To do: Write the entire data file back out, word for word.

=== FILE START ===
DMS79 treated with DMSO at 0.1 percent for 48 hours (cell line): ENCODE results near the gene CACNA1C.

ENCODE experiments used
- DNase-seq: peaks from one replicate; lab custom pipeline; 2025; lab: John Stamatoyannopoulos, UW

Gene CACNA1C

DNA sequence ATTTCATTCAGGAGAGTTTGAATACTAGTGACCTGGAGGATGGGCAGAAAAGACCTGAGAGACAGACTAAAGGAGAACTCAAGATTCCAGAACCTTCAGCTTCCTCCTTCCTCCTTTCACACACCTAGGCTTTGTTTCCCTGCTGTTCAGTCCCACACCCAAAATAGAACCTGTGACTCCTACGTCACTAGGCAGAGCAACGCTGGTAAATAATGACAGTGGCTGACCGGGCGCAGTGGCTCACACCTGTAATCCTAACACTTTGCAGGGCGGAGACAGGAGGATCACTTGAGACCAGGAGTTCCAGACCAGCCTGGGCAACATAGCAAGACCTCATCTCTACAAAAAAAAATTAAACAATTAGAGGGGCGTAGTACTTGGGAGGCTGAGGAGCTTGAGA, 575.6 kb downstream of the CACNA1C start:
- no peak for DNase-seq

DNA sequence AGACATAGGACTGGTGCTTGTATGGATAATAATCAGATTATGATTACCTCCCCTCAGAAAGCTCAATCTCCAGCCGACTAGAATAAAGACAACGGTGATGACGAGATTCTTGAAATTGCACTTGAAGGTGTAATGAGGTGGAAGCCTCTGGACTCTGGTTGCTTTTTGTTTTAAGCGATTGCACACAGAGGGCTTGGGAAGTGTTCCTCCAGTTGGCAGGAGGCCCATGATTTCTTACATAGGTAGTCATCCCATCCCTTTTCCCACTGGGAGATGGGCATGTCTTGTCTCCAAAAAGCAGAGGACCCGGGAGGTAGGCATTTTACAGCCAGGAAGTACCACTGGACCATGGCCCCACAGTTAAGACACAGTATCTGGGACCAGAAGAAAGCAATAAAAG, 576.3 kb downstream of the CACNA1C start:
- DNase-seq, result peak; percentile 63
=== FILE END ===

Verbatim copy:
DMS79 treated with DMSO at 0.1 percent for 48 hours (cell line): ENCODE results near the gene CACNA1C.

ENCODE experiments used
- DNase-seq: peaks from one replicate; lab custom pipeline; 2025; lab: John Stamatoyannopoulos, UW

Gene CACNA1C

DNA sequence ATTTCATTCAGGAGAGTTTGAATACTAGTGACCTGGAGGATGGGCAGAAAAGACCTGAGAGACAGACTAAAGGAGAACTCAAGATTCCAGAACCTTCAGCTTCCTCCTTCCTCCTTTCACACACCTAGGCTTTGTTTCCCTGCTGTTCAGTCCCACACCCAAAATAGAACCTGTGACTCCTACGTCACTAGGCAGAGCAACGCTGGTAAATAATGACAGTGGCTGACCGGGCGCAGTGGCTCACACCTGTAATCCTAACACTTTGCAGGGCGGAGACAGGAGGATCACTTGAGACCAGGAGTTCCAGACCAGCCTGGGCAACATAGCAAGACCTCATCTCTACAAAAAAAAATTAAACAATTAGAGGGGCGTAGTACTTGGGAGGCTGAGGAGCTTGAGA, 575.6 kb downstream of the CACNA1C start:
- no peak for DNase-seq

DNA sequence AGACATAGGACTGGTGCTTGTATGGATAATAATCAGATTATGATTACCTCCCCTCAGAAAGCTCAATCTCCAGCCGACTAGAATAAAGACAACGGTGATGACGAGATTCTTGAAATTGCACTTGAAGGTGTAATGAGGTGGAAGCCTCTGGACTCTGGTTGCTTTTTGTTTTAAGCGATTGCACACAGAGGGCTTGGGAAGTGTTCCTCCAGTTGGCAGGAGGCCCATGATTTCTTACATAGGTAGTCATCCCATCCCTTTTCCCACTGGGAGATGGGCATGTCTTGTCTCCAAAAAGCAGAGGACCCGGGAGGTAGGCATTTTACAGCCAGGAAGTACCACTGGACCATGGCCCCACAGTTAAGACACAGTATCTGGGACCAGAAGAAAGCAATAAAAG, 576.3 kb downstream of the CACNA1C start:
- DNase-seq, result peak; percentile 63